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Clark: Lighten down, people; Thanksgiving’s 2 weeks away

Today we address that frustrating antisocial seasonal disorder known as PI.

Or, to put it in scientific terms, “Premature Illumination.”

The symptoms are easy to spot. Those afflicted with PI are the neighborhood bozos who put up their outdoor Christmas lights and decorations TOO DAMNED EARLY!!!

As I write this, Thanksgiving is still two weeks away.

This is the traditional time when parents tape their kid’s scribbled crayon drawings of pilgrims to the refrigerator and then proudly call relatives to brag that they’ve sired another Rembrandt.

This is the time for menu planning and adorning the house with dried multicolored corncobs and those weird warty gourds.

This is the time when I dream about pie even more than usual.

This is NOT the time to switch on your roofline icicle lights!

Unfortunately, there are miscreants among us who have absolutely no sense of decoration decorum.

Take a drive at night and you’ll see what I mean.

There are homes already glowing like Clark Griswold’s joint in that holiday documentary, “Christmas Vacation.”

One night last week I was vegging out in front of the TV (there’s a shocker) when my lovely wife, Sherry, called from her car.

By the panic in her voice I thought she might have encountered one of the South Hill’s marauding moose.

“You won’t believe it,” she told me. “But I just passed a house that is already lit up and decorated for Christmas.”

Then she paused a moment and said, “Oh, my gosh. There’s another one!”

People. This behavior is simply unacceptable.

Now I’m a liberal-minded man. I believe in personal liberty.

I don’t care what an adult does in the privacy of his own abode.

If you want to put up your Christmas tree in July and sit around listening to over-produced Mannheim Steamroller elevator music in a crotchless elf costume, hey, who am I to judge?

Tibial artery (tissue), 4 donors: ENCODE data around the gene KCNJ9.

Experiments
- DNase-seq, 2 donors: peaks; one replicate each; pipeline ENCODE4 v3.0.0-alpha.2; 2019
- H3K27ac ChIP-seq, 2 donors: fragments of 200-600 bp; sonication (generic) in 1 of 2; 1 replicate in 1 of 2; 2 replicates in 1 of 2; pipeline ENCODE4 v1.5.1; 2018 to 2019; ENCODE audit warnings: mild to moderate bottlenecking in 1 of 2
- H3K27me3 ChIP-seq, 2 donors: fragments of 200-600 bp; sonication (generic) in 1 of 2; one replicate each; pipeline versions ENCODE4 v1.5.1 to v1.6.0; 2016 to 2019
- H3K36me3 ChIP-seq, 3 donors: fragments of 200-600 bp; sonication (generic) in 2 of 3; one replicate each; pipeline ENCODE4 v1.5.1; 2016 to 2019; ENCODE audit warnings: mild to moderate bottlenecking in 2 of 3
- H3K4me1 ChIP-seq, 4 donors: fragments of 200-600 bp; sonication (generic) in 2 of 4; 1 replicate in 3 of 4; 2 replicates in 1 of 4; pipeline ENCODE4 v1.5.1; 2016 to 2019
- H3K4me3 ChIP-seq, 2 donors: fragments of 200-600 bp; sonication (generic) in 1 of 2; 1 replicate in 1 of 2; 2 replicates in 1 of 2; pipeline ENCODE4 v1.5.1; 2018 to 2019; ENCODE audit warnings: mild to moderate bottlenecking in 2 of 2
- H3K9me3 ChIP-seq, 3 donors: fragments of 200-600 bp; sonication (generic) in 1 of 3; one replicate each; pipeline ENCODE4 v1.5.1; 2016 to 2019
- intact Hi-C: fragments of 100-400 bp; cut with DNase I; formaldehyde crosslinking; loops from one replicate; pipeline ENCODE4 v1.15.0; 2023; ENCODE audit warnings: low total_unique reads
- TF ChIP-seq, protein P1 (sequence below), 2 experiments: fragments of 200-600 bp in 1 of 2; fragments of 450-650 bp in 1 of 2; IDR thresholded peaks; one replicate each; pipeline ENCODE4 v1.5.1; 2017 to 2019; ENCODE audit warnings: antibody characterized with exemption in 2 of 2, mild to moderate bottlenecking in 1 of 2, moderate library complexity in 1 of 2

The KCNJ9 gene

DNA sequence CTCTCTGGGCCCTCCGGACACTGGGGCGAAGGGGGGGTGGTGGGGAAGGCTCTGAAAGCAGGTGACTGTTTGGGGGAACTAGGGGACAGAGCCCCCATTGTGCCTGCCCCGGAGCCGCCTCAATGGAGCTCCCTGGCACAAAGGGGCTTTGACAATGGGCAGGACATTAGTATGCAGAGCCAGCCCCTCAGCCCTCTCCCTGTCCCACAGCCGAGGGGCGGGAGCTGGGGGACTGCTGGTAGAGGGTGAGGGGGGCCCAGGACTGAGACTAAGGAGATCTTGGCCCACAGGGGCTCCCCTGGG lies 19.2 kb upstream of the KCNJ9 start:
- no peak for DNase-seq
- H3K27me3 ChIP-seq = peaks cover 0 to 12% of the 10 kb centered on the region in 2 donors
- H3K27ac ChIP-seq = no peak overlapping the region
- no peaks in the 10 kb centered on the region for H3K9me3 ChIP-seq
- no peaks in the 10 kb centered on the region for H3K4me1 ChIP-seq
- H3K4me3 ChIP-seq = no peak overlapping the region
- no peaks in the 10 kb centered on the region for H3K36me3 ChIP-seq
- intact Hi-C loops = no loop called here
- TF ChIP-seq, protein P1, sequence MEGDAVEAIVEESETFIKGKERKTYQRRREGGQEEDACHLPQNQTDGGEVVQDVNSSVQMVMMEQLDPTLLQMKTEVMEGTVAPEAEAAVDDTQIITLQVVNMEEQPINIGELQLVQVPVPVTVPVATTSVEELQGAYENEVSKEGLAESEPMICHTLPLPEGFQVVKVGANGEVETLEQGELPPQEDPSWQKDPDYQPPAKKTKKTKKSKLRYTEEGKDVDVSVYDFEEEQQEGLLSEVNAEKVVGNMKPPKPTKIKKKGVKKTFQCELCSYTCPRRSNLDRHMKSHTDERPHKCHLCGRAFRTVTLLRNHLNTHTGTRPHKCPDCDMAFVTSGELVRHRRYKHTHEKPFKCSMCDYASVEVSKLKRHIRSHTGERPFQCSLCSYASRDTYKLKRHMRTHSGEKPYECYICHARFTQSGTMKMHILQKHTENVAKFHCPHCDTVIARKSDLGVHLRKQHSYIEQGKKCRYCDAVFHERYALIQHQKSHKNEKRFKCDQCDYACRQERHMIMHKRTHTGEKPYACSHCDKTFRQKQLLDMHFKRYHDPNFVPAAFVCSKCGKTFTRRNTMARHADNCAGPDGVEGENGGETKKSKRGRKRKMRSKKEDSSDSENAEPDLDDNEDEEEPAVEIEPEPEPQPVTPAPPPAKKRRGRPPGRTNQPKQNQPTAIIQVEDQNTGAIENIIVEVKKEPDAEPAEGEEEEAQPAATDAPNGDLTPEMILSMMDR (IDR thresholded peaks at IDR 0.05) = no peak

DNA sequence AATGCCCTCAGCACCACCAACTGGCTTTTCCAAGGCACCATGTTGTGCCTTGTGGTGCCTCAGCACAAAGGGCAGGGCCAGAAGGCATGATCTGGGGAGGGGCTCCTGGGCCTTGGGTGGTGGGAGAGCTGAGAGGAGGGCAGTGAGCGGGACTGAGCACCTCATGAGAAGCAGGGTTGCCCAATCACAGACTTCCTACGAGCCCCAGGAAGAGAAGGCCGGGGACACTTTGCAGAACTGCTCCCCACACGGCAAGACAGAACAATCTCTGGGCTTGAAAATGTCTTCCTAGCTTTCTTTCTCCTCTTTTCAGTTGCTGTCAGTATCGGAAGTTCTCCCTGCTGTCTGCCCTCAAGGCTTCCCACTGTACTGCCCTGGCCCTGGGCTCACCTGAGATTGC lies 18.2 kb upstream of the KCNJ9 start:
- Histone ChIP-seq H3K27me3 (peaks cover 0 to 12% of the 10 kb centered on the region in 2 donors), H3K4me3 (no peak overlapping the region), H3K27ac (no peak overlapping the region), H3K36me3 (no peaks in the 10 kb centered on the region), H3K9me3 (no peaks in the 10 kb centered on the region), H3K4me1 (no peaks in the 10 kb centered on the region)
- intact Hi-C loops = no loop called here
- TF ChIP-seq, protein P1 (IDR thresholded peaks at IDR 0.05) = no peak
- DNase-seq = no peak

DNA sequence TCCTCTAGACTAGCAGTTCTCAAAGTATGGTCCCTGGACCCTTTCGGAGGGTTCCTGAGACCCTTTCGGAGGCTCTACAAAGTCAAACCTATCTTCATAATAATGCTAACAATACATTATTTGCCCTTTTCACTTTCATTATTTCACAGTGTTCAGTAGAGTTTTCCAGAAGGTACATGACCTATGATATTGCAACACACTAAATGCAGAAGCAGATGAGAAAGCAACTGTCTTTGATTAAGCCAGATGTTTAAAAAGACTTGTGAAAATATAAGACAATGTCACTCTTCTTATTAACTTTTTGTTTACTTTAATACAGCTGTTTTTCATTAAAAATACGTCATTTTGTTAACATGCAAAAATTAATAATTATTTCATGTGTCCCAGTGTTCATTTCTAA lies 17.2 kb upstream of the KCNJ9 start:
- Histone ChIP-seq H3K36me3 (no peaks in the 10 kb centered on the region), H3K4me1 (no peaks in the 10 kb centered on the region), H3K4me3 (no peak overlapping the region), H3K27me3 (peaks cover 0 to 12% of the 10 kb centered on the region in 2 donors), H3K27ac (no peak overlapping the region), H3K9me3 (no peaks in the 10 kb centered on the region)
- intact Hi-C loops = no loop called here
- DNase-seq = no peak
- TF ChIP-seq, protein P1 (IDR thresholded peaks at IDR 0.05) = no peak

But every society must have rules. And one of those ironclad edicts should be …

No inflicting your cheesy outdoor Christmas glitz on the rest of us until Thanksgiving is over.

OK. I’ll grant you a reprieve for Thanksgiving night. But the turkey must be eaten and the leftovers stowed away in the Tupperware.

Without strict holiday celebration rules, a nation will descend into chaos.

Take what I witnessed while driving home Friday night.

I passed a home with an appropriate Thanksgiving theme set up in the front yard.

Then less than a half-block away was a house with Christmas lights shimmering. A few blocks later I spotted a Halloween pumpkin moldering on a porch.

See, this is why America is in such a horrible mess.

We’re trillions in debt and don’t know how to get out of it. We’re mired in a war in Afghanistan and don’t know how to get out of it.

We’re still in Iraq and who knows when we’ll get out of it.

Santa Claus is coming to downtown Spokane a week before Thanksgiving, for crying out loud.

We are one ($%#$%#)-up, confused culture.

And the confusion started, I believe, way back when the first premature illuminator decided to stick up his inflatable outdoor Santa Homer three weeks before Turkey Day.

Should we look to the government for help?

Maybe when hogs fly. Spokane takes longer to pave a downtown street than the Egyptians took to build the pyramids.

No, people, it’s up to us. And so I urge all of you concerned citizens to join the fight against PI by creeping into these lit-up yards and …

Pulling the plugs!

Doug Clark is a columnist for The Spokesman-Review. He can be reached at (509) 459-5432 or by e-mail at

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Then and Now: Comstock Park

James M. Comstock, born in 1838 in Wisconsin, arrived in Spokane in time to witness the great fire of 1889 and start Spokane Dry Goods with Robert Paterson. It became the Crescent, Spokane’s premier department store for a century. He also worked in real estate and owned other businesses. He served a term as Spokane mayor, starting in 1899. James Comstock died in 1918.